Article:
When it comes to dating your best friend, I've heard mixed advice. You wonder what your friends will think; you consider if it could be strange, and especially, if the two of you break up, will it change the course of your friendship?
Most likely, you'll never find the answer to these things unless you give the relationship a chance to grow into romance.
Every relationship is different; in mine, we started off as friends, developed a relationship, and then ended up as two complete strangers. Why did this happen? Personalities played a role, as did our personal goals, backgrounds and values.
When we broke up, I was torn apart by the memories I had of our good friendship. He was my first guy friend in college and was in practically every college memory during my first three years of school. Now, those adventures are only distant memories.
Since our breakup, I've learned a few things about how to deal with a person who was once so close to you and is now a complete stranger:
Accept that people outgrow each other.
Whether it is friendships or relationships, people can outgrow each other from personality differences, differences in values or differences in goals and dreams. In retrospect, my relationship ended because we outgrew each other and couldn't see it at the time.
Even if we weren't dating and were just friends, it's likely we would have also outgrown each other as friends. Your college years are a short period to grow up, realize your passions, cultivate your dreams and learn about yourself all at once.
Who you are now is not who you were four years ago, or even one year ago. Growing is natural, as well as outgrowing relationships.
Don't force cultivating a once-friendship if the other won't reciprocate.
For about a year after the breakup, I tried to reach out occasionally via text, say hello to him at bars and even stop by his fraternity tailgates to see him and his brothers. However, every time we exchanged hellos, it was cold, forced and meaningless.
I realized that I hoped a friendship with him would enhance my pursuit to happiness, but in reality, it just hindered it. I invested so much energy in chasing a friendship that wasn't meant to happen.
As the advice goes, never chase a man, but don't chase a friendship, either. People come and go, and those who are meant to be part of your pursuit of happiness will stay.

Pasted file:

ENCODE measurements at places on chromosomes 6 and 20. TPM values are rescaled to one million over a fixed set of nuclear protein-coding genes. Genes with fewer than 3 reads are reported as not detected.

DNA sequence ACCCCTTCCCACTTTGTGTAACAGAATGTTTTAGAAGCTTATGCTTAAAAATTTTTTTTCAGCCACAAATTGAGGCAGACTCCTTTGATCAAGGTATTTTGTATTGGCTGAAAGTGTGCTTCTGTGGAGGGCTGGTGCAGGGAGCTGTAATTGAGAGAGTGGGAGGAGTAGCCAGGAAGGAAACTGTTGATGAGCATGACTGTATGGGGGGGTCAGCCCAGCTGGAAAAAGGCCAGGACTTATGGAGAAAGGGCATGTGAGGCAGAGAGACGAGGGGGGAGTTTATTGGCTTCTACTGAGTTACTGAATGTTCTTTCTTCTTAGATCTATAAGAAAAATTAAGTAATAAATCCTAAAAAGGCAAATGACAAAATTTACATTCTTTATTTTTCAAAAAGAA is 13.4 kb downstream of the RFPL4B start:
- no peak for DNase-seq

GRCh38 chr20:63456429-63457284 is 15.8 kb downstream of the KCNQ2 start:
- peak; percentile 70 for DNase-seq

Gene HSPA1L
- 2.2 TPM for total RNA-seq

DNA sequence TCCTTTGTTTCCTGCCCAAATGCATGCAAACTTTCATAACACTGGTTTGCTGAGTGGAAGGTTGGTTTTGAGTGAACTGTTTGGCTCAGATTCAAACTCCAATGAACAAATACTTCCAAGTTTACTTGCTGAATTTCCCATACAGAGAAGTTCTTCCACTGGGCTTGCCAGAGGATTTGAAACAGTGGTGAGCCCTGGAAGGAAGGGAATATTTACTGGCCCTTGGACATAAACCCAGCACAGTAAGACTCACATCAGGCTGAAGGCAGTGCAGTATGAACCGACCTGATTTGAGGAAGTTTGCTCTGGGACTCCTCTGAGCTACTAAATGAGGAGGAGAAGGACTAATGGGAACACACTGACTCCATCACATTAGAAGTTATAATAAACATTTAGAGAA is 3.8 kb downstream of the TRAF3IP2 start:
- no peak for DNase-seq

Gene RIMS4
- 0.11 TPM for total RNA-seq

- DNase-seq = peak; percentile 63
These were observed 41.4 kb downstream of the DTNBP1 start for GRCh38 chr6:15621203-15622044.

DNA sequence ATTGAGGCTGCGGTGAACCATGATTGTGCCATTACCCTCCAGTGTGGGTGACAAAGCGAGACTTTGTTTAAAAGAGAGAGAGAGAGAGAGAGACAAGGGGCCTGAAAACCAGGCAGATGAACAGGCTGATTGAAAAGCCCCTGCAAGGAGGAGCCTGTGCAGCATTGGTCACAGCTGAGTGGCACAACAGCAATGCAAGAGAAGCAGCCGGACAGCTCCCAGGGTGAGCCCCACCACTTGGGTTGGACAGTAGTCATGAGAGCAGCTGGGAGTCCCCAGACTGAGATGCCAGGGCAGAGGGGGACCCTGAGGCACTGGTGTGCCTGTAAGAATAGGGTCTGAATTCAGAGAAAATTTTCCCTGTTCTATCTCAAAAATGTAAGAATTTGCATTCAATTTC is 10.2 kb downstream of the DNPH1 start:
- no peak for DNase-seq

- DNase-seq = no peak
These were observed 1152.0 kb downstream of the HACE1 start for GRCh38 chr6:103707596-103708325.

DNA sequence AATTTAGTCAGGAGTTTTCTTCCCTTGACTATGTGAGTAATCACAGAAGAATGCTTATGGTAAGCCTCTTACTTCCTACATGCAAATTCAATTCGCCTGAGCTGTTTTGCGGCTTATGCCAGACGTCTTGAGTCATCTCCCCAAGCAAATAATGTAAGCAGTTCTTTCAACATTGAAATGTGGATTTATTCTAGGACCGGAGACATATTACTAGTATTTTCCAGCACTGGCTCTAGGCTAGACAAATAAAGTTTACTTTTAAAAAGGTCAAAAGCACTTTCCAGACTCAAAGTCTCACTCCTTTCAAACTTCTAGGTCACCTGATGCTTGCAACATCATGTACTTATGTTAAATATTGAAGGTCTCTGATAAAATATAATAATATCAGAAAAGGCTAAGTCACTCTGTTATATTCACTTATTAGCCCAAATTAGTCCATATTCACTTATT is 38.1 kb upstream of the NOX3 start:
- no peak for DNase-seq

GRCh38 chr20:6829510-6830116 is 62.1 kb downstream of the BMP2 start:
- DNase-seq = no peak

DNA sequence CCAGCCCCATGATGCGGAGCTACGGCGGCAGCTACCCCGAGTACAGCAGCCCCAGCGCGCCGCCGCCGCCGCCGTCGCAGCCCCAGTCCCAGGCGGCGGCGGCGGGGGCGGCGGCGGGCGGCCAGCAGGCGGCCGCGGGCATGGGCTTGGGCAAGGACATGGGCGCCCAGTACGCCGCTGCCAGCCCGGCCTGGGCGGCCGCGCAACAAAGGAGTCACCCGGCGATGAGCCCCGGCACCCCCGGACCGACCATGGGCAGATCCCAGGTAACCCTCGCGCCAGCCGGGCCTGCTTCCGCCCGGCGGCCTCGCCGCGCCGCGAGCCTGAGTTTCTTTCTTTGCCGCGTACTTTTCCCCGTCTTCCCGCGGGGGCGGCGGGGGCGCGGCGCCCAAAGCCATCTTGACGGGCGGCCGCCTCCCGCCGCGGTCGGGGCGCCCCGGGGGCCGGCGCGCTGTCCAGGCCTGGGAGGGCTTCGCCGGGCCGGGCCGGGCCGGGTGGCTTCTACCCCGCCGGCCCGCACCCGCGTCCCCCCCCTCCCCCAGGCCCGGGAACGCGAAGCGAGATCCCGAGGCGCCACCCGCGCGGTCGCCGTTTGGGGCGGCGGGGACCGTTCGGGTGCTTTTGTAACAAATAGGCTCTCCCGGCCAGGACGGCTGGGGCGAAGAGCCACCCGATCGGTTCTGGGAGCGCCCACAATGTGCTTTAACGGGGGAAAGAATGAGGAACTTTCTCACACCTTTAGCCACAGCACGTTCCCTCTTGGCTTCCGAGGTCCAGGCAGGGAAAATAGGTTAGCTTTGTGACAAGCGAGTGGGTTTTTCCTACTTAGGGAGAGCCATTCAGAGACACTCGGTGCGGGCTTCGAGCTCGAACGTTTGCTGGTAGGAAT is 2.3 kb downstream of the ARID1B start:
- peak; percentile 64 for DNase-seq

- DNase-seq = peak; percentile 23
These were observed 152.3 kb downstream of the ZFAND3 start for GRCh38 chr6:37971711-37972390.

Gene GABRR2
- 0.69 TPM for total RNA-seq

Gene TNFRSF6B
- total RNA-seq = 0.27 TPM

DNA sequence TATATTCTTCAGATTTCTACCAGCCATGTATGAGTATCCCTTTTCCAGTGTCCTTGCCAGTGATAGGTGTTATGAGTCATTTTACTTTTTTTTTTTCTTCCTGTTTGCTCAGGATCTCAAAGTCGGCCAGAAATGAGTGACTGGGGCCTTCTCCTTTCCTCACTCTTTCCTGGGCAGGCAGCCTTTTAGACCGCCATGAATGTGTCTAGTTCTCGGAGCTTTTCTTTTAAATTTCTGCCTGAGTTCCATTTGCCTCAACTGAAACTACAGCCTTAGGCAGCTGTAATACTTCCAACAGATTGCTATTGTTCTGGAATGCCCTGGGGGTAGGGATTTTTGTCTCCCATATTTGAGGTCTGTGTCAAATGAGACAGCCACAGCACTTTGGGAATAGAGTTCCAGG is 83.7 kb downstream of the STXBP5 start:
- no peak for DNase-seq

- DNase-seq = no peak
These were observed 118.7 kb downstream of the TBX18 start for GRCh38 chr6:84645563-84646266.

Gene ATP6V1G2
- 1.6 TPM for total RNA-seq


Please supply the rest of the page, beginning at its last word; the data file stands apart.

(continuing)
Forgive him and yourself.
As much as you may blame him for his actions or his fault in the relationship, remember every breakup has two sides. As much as you hate to admit it, you have faults, too. He may have hurt you, but you've probably hurt him in some way as well.
Forgiveness is a virtue that few people know how to do because they often think that forgiving someone implies accepting his or her hurtful actions. In reality, forgiving someone is a relief, a sign of maturity and a symbol of a decent and compassionate human being.
Forgive yourself first, and then forgive your ex. A decent person knows when he or she has hurt someone, and though it may not be obvious, that person is also hurt.
A man won't explicitly state how he feels because it is often a stab at his ego; actions speak louder than words. Forgive your ex, even though you may feel he or she deserves it the least.
You can go through the typical break-up tactics to move on, like deleting his or her contact information, purposely hanging out at different bars and avoiding his or her friends. This may turn your attention from your ex, but it won't delete your memories. Let go of frustration, anger and negativity towards him or her.
It is not worth bottling up the emotions brought on by a breakup; holding onto an old relationship prevents good things from entering your life. Understand that all things have a purpose, and as much as we try to control every detail of our relationships and friendships, some things just aren't meant to be.
Cherish your relationships while they last, and let go when it is time to move on. Once you come to terms with this reality of life, you'll be well on your way to happiness.
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